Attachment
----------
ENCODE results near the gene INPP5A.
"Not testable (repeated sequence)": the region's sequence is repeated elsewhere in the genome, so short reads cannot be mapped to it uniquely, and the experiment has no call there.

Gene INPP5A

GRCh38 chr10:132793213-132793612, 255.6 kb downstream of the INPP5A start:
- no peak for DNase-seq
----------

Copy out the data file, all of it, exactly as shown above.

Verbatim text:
ENCODE results near the gene INPP5A.
"Not testable (repeated sequence)": the region's sequence is repeated elsewhere in the genome, so short reads cannot be mapped to it uniquely, and the experiment has no call there.

Gene INPP5A

GRCh38 chr10:132793213-132793612, 255.6 kb downstream of the INPP5A start:
- no peak for DNase-seq